Our study clearly demonstrates density dependence in fine-grained models of resource selection for a free-ranging large mammal. Other researchers working with density effects on RSFs have failed to detect responses (Johnson & Seip 2008; Herfindal et al. 2009); however, we note that we would not have detected density dependence in our RSF if we had three or less years of data. A lack of density effects in RSFs may be the result of several factors, including too short a study period or lack of large enough change in (local) population density, or because effects of density on fine-grained resource selection are modified by density-independent factors, such as weather (Mobæk et al. 2009). One of the few published studies that tested for density-dependent resource selection patterns at a comparable extent of analysis to our study was carried out for an island-based population of moose in Norway (Herfindal et al. 2009). Here, the authors attributed the lack of density dependence in RSF patterns to favourable environmental conditions and high population growth rates (Sæther et al. 2007; Herfindal et al. 2009).
We show that density affected horse movements at both the coarse and fine grain, and in a similar manner, whereby generalization of habitat and resource selection is the consequence of increasing density. What is notable about this finding is that theory on density-dependent habitat selection has almost exclusively been supported with empirical data under constructs of the original models of density-dependent habitat selection, using isodars as opposed to RSFs. We show that density dependence can and does apply to the fine-grained world of the multivariable RSF in a manner similar to what is expected from coarse-grained models of habitat selection. Our results have implications for understanding when and where density might accurately reflect habitat quality for species, and how density might influence selection for specialist vs. generalist strategies of both habitat and resource use.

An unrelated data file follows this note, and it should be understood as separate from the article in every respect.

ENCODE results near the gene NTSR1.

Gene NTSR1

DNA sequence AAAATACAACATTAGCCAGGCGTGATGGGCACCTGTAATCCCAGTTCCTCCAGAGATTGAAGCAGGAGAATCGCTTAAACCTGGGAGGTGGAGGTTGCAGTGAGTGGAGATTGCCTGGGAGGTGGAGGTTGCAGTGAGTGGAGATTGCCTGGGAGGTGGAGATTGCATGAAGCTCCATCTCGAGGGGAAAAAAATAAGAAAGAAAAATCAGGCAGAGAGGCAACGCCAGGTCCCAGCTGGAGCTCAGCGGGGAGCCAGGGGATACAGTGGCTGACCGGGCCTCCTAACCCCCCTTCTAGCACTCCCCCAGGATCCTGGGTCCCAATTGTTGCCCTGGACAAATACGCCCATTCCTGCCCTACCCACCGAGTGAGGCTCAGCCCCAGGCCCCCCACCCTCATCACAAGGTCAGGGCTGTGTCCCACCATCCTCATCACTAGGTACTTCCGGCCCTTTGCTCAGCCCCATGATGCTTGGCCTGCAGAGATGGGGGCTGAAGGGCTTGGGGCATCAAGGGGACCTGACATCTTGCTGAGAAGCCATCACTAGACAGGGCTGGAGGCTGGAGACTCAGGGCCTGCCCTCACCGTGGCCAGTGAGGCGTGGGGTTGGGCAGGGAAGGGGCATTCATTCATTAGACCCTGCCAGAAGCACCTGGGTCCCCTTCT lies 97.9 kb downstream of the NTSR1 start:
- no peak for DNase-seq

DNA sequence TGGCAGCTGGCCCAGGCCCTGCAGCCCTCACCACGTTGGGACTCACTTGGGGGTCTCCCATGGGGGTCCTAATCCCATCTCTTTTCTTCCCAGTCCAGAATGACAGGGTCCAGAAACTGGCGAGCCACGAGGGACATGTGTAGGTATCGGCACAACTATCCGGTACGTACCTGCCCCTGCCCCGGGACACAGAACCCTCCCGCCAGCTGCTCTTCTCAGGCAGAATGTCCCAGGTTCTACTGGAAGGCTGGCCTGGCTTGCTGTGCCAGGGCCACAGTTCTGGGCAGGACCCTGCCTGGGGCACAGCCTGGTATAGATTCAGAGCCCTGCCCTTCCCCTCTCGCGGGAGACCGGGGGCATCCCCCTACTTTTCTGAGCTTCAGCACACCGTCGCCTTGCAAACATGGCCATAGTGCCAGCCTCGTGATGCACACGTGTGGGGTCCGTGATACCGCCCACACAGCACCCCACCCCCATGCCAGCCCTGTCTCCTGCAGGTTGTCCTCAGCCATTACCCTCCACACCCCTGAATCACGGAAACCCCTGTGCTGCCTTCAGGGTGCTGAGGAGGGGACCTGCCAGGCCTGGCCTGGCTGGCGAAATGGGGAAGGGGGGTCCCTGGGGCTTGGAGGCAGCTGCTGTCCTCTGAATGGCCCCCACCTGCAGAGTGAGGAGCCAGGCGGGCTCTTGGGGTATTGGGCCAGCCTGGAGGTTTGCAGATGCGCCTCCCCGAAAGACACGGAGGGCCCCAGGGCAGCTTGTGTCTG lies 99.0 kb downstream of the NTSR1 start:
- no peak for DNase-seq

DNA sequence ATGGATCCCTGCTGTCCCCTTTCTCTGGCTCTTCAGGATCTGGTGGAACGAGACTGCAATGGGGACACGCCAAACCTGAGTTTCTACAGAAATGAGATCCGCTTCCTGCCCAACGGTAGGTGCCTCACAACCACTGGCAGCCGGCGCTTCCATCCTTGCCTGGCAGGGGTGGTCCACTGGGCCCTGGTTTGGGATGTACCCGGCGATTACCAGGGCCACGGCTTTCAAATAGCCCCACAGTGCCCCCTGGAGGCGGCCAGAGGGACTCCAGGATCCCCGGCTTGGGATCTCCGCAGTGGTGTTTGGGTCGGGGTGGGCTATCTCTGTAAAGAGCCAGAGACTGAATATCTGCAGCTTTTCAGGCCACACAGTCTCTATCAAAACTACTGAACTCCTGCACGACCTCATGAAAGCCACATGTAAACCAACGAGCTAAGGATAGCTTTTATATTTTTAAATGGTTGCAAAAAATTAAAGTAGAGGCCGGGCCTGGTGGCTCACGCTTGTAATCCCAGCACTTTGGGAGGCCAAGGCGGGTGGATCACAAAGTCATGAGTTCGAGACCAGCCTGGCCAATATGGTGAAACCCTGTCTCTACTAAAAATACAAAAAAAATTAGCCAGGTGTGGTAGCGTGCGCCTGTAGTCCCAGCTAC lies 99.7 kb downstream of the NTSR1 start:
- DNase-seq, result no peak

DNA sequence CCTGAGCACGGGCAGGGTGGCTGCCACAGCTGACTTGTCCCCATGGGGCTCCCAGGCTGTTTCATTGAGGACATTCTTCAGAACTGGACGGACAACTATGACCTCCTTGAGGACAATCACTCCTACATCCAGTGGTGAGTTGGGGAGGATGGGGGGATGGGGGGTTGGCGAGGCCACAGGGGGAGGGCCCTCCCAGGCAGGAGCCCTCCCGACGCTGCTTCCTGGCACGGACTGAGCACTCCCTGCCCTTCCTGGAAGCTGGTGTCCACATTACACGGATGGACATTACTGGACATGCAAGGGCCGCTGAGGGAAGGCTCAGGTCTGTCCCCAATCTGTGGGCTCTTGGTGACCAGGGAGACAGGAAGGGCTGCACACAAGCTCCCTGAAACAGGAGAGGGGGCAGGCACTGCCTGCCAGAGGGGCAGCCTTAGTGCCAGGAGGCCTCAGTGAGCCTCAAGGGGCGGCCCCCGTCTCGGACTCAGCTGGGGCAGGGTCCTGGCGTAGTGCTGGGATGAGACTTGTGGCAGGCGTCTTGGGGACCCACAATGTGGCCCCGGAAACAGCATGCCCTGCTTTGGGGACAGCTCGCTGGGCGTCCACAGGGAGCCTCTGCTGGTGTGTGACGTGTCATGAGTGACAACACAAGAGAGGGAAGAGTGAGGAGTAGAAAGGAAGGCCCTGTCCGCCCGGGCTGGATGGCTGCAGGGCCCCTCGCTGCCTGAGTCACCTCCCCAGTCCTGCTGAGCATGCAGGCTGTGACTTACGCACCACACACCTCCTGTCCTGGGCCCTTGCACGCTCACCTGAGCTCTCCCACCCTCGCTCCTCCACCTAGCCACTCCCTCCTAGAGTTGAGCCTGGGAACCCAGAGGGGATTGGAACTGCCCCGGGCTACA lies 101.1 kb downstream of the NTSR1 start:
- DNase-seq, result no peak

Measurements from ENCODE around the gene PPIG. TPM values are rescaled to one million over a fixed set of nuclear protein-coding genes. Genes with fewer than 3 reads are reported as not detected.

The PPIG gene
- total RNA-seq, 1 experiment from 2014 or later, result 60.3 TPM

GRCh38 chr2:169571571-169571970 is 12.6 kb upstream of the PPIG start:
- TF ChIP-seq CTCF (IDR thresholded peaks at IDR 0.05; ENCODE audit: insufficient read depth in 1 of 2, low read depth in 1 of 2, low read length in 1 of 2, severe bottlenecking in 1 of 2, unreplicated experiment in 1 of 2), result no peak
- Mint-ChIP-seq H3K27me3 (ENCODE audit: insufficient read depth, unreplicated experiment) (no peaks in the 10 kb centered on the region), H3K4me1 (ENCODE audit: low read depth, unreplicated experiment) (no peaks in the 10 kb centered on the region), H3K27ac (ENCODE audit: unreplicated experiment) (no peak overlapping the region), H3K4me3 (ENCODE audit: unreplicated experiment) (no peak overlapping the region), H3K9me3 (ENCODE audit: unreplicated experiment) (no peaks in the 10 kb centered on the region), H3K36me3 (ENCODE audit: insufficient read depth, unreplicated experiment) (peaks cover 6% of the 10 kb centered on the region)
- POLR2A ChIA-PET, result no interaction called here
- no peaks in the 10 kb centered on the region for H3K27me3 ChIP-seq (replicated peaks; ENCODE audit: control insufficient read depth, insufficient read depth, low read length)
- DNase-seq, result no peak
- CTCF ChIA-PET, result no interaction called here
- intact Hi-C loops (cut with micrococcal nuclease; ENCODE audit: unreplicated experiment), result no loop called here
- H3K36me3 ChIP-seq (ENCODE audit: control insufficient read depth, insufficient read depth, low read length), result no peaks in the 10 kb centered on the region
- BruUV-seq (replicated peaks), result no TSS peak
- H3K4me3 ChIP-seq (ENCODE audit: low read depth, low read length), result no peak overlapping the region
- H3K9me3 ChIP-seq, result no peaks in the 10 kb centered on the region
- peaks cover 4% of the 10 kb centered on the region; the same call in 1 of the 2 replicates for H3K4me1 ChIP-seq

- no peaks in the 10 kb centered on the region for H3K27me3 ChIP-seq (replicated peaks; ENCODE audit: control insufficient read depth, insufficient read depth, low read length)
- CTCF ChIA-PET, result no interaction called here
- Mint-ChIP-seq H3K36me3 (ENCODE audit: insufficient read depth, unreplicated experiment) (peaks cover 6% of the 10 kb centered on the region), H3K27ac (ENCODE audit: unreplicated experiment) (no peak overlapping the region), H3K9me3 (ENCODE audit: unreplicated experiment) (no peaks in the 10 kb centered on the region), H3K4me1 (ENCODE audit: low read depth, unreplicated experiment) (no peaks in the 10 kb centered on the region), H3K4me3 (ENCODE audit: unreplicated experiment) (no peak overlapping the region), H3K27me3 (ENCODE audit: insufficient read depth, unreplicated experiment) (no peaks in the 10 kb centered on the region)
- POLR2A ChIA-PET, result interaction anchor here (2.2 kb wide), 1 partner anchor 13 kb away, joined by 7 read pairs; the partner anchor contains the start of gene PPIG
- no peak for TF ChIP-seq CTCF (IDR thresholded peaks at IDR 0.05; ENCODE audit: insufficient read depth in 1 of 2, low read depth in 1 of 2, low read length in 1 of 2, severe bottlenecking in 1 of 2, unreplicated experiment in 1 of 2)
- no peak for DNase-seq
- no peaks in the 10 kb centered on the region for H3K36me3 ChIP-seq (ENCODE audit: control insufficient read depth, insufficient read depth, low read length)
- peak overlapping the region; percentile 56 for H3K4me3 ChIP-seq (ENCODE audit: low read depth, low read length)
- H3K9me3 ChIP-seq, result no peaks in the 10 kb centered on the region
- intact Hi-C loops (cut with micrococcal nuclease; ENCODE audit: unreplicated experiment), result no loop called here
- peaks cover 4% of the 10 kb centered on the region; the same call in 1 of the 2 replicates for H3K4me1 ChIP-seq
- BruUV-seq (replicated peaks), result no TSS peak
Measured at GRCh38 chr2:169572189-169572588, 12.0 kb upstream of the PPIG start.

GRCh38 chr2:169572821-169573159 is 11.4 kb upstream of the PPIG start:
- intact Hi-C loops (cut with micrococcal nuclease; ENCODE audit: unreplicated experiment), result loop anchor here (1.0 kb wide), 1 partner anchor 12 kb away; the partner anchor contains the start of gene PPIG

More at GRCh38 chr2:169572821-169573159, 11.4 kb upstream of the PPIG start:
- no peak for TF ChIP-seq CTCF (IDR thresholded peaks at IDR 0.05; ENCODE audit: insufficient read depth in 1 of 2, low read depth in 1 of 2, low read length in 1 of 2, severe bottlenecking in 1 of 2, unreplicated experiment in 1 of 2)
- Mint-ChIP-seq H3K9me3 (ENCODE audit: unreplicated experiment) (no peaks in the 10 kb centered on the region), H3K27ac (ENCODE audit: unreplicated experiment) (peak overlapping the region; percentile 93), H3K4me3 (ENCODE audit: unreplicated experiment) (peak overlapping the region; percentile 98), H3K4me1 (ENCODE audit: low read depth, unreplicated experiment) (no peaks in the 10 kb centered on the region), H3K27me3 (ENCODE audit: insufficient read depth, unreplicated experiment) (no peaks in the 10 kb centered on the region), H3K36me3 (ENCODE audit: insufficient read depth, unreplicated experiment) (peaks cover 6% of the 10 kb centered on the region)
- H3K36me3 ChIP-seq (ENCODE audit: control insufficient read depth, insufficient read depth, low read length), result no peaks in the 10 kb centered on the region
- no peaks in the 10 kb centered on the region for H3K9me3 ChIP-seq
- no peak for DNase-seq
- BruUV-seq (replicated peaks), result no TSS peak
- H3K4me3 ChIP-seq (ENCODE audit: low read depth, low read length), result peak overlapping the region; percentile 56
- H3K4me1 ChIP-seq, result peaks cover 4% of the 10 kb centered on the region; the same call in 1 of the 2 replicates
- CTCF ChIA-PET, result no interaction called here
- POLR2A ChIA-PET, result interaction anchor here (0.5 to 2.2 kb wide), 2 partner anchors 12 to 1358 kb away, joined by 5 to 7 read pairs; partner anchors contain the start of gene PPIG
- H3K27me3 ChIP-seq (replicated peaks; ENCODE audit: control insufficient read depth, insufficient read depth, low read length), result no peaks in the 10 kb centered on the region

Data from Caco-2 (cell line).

We thank S. Medill, S. Simpson, J. Weisgerber, P. Marjamaki, E. Tissier, K. Lysak, A. Sovie, J. McMillan, D. Bowen, N. den Heyer, S. Smith, G. Forbes and Z. Lucas for assisting in the fieldwork and/or providing logistics for this project. All work was carried out following University of Saskatchewan Animal Care Protocol 20090032 and under guidance of the Canadian Council on Animal Care. The project was funded by the Natural Sciences and Engineering Research Council of Canada (NSERC), the Canada Foundation for Innovation, PrioNet Canada, the University of Saskatchewan and donations in memory of A. Eisler to the Friends of Sable Island Society. In-kind and logistical support was provided by Parks Canada Agency and Fisheries and Oceans Canada including Canada Coast Guard and the Bedford Institute of Oceanography (DFO Science), Environment Canada, Maritime Air Charters Limited and Sable Island Station (Meteorological Service of Canada). Mapping was provided with assistance of A. Muise and the Sable Island Preservation Trust. We also thank D. W. Morris and B. Kotler for helpful discussions on the intricacies of density-dependent habitat selection and two anonymous referees for helpful comments that greatly improved a previous version of the manuscript.